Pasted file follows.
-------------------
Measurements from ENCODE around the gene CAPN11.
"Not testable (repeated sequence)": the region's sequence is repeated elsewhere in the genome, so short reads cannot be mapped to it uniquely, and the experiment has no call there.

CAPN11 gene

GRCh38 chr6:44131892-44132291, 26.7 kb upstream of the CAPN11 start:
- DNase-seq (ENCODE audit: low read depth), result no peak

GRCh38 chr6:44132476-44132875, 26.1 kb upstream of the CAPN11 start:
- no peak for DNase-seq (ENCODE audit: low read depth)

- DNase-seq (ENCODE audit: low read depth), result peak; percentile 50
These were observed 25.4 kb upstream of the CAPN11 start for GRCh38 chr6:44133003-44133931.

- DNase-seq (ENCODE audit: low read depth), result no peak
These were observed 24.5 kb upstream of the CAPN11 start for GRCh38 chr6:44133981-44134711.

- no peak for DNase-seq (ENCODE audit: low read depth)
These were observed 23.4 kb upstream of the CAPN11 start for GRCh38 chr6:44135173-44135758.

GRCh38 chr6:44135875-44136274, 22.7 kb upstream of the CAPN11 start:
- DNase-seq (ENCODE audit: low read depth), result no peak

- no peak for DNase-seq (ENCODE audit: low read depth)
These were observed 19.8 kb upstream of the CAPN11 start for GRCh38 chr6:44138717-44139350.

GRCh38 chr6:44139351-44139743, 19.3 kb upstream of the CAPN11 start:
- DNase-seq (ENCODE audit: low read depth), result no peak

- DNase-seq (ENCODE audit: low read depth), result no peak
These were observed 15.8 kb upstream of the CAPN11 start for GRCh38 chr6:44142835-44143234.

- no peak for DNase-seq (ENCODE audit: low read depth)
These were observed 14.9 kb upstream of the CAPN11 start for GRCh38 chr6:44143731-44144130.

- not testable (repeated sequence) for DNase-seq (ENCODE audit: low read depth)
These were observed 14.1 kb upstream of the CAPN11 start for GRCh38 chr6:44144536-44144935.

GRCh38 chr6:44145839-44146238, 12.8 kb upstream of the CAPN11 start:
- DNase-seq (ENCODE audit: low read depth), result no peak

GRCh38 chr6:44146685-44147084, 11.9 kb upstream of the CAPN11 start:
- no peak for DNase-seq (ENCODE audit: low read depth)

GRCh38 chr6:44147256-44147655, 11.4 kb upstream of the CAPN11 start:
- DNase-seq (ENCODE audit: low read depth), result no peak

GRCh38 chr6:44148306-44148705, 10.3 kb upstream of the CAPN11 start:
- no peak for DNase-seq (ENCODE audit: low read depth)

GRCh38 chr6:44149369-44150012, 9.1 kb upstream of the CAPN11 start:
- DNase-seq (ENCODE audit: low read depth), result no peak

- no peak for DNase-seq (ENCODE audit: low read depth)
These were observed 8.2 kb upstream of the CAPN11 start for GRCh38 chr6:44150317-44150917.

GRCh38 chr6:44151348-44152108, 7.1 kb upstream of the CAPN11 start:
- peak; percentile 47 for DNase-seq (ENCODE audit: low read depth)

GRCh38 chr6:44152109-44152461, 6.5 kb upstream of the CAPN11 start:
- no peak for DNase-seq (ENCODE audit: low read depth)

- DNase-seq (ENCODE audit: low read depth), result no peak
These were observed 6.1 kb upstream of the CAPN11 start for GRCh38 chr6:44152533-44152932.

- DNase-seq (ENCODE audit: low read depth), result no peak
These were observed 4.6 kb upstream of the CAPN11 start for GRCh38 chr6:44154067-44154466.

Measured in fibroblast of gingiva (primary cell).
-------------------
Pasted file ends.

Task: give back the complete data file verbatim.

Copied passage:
Measurements from ENCODE around the gene CAPN11.
"Not testable (repeated sequence)": the region's sequence is repeated elsewhere in the genome, so short reads cannot be mapped to it uniquely, and the experiment has no call there.

CAPN11 gene

GRCh38 chr6:44131892-44132291, 26.7 kb upstream of the CAPN11 start:
- DNase-seq (ENCODE audit: low read depth), result no peak

GRCh38 chr6:44132476-44132875, 26.1 kb upstream of the CAPN11 start:
- no peak for DNase-seq (ENCODE audit: low read depth)

- DNase-seq (ENCODE audit: low read depth), result peak; percentile 50
These were observed 25.4 kb upstream of the CAPN11 start for GRCh38 chr6:44133003-44133931.

- DNase-seq (ENCODE audit: low read depth), result no peak
These were observed 24.5 kb upstream of the CAPN11 start for GRCh38 chr6:44133981-44134711.

- no peak for DNase-seq (ENCODE audit: low read depth)
These were observed 23.4 kb upstream of the CAPN11 start for GRCh38 chr6:44135173-44135758.

GRCh38 chr6:44135875-44136274, 22.7 kb upstream of the CAPN11 start:
- DNase-seq (ENCODE audit: low read depth), result no peak

- no peak for DNase-seq (ENCODE audit: low read depth)
These were observed 19.8 kb upstream of the CAPN11 start for GRCh38 chr6:44138717-44139350.

GRCh38 chr6:44139351-44139743, 19.3 kb upstream of the CAPN11 start:
- DNase-seq (ENCODE audit: low read depth), result no peak

- DNase-seq (ENCODE audit: low read depth), result no peak
These were observed 15.8 kb upstream of the CAPN11 start for GRCh38 chr6:44142835-44143234.

- no peak for DNase-seq (ENCODE audit: low read depth)
These were observed 14.9 kb upstream of the CAPN11 start for GRCh38 chr6:44143731-44144130.

- not testable (repeated sequence) for DNase-seq (ENCODE audit: low read depth)
These were observed 14.1 kb upstream of the CAPN11 start for GRCh38 chr6:44144536-44144935.

GRCh38 chr6:44145839-44146238, 12.8 kb upstream of the CAPN11 start:
- DNase-seq (ENCODE audit: low read depth), result no peak

GRCh38 chr6:44146685-44147084, 11.9 kb upstream of the CAPN11 start:
- no peak for DNase-seq (ENCODE audit: low read depth)

GRCh38 chr6:44147256-44147655, 11.4 kb upstream of the CAPN11 start:
- DNase-seq (ENCODE audit: low read depth), result no peak

GRCh38 chr6:44148306-44148705, 10.3 kb upstream of the CAPN11 start:
- no peak for DNase-seq (ENCODE audit: low read depth)

GRCh38 chr6:44149369-44150012, 9.1 kb upstream of the CAPN11 start:
- DNase-seq (ENCODE audit: low read depth), result no peak

- no peak for DNase-seq (ENCODE audit: low read depth)
These were observed 8.2 kb upstream of the CAPN11 start for GRCh38 chr6:44150317-44150917.

GRCh38 chr6:44151348-44152108, 7.1 kb upstream of the CAPN11 start:
- peak; percentile 47 for DNase-seq (ENCODE audit: low read depth)

GRCh38 chr6:44152109-44152461, 6.5 kb upstream of the CAPN11 start:
- no peak for DNase-seq (ENCODE audit: low read depth)

- DNase-seq (ENCODE audit: low read depth), result no peak
These were observed 6.1 kb upstream of the CAPN11 start for GRCh38 chr6:44152533-44152932.

- DNase-seq (ENCODE audit: low read depth), result no peak
These were observed 4.6 kb upstream of the CAPN11 start for GRCh38 chr6:44154067-44154466.

Measured in fibroblast of gingiva (primary cell).